Flowers of Romance (mix) / Home is Where the Heart is
Label & Catalogue
Virgin. VS 397
Highest UK Chart Position:
Vox - John Lydon
Instruments - Keith Levene / John Lydon
Drums - Martin Atkins
Picture Sleeve. 'Home is Where the Heart is' plays at 33rpm.
This 7"/12" version of 'Flowers of Romance' is a slightly
different mix than the album version; with extra drums, and better
production. It was later included on 'Plastic Box'.
When the single was
originally released, the B-side, 'Home is Where the Heart is' was
credited to Lydon/Levene/Wobble & Jim Walker. However, it was
simply a publishing mistake and should be credited to Martin Atkins.
The track originates from the 1980 US Tour with Atkins...
Although Wobble is given
a co-credit, he doesn't actually play on the track. Instead the
bass was recorded by Levene, using a tape loop, of a Wobble style
'Home is Where the Heart
is' & 'Flowers of Romance (instrumental)' appeared for the first
time on CD as bonus tracks on the 'Flowers of Romance' re-issue
"Flowers of Romance" was the name of the – almost
mythical – 1976 band featuring Sid Vicious, Palmolive, Viv
Albertine & Keith Levene; among others. Apparently John Lydon
gave them their name.
No promo video is known
to have been shot for the single. However, Lydon, Levene & Lee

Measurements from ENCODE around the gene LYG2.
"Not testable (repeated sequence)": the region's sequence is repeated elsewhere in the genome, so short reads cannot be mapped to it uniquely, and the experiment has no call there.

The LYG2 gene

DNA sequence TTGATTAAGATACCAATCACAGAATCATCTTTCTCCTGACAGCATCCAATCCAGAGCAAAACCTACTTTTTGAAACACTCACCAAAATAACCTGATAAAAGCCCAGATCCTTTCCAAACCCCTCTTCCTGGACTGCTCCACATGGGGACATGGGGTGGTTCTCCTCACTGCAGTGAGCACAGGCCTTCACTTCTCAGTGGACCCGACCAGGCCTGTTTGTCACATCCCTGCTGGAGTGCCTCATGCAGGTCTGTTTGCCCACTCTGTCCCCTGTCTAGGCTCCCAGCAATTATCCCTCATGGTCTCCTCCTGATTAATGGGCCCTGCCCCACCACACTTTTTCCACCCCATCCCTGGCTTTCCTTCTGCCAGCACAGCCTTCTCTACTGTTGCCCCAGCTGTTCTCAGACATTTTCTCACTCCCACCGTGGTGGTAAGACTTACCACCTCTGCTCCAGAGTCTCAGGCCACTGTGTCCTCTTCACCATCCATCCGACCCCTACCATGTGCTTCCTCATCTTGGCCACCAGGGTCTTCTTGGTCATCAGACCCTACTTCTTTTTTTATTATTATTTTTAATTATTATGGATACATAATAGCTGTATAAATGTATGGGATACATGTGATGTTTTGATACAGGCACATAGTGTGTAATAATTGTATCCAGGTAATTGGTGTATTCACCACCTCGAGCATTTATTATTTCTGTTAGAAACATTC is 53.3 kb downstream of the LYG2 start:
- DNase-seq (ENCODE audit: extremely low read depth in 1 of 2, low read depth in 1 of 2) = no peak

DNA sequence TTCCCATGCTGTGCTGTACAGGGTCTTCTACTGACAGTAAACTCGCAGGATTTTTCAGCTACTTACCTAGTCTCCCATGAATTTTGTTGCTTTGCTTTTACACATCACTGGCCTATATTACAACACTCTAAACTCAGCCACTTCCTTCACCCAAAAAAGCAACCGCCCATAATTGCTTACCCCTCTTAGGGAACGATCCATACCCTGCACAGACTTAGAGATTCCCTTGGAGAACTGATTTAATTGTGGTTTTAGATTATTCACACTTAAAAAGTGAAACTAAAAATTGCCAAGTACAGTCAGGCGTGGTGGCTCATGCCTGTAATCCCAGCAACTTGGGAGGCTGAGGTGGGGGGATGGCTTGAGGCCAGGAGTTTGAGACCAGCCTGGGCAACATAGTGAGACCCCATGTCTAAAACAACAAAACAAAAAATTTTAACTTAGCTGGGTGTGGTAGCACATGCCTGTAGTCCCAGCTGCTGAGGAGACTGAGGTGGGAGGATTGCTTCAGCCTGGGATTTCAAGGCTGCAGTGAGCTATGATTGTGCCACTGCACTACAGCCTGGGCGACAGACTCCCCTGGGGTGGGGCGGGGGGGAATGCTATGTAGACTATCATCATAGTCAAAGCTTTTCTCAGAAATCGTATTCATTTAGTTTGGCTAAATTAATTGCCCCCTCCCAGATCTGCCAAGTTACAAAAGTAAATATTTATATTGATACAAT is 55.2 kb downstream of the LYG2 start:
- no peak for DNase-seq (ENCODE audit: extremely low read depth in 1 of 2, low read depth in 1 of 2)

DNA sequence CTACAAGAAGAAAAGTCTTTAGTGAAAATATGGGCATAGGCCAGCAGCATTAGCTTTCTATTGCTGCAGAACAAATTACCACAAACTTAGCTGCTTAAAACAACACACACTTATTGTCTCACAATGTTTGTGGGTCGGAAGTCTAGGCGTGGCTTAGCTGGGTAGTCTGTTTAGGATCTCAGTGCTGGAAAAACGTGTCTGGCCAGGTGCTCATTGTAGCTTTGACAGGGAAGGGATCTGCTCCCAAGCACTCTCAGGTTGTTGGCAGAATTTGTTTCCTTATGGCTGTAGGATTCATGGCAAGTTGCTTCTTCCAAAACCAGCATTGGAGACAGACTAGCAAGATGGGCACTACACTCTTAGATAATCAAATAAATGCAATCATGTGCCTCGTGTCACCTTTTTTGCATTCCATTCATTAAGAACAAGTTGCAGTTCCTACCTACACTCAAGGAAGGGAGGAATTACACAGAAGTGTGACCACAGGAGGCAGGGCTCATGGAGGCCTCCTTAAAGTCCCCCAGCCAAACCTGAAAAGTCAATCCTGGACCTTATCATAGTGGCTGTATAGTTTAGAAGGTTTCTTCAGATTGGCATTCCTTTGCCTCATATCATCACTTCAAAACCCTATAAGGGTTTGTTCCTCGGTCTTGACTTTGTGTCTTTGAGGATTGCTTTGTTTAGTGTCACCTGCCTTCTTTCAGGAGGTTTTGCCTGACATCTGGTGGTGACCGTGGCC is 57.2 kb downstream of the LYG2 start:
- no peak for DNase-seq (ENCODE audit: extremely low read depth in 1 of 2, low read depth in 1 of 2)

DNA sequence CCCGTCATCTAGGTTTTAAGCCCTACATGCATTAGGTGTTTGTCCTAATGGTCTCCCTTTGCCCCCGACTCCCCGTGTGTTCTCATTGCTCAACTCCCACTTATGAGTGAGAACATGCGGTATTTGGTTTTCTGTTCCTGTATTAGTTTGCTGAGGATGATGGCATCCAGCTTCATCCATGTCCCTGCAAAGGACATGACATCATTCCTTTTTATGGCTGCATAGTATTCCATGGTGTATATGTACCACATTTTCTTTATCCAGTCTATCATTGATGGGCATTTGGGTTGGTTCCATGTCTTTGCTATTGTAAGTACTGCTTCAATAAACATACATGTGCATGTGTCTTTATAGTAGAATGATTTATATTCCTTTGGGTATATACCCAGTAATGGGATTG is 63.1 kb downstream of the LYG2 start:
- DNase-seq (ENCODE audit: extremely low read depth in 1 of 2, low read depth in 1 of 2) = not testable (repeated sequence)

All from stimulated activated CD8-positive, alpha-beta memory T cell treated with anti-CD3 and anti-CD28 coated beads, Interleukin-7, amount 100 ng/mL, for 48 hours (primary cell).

did appear on 'Top of the Pops' to promote the single.
Produced by 'Public Image Ltd'
Engineered by Nick Launay
The Manor, Oxfordshire / Town House, London
Unknown. However, the front cover pic is a Polaroid taken by Jeannette
Lee. So it possible she helped design the sleeve.
The song 'Flowers of Romance' is absolutely not a love song. It's
more about the attitude that still seemed prevalent. I don't want
anything different. Which is where the line "I gave you
flowers you wanted chocolates instead", comes from. The
romance referred to is not being romantic but alludes to people
romancing over past events...
- John Lydon, 'Plastic Box' sleevenotes 1999
The single has no guitar
on it, it's just a cello'd bass, all drums. With stuff, like 'Flowers
of Romance', we'd put the backing track together and we were getting
into computer mixes, which was keeping John interested. He did a
sax solo on it, he didn't know how to play but that's what came
out. It was very experimental like that. My outlook was that a child's
painting can be as far-out as a Van Gough.
- Keith Levene, Perfect Sound Forever 2001
Home is Where
the Heart is
28th March 1981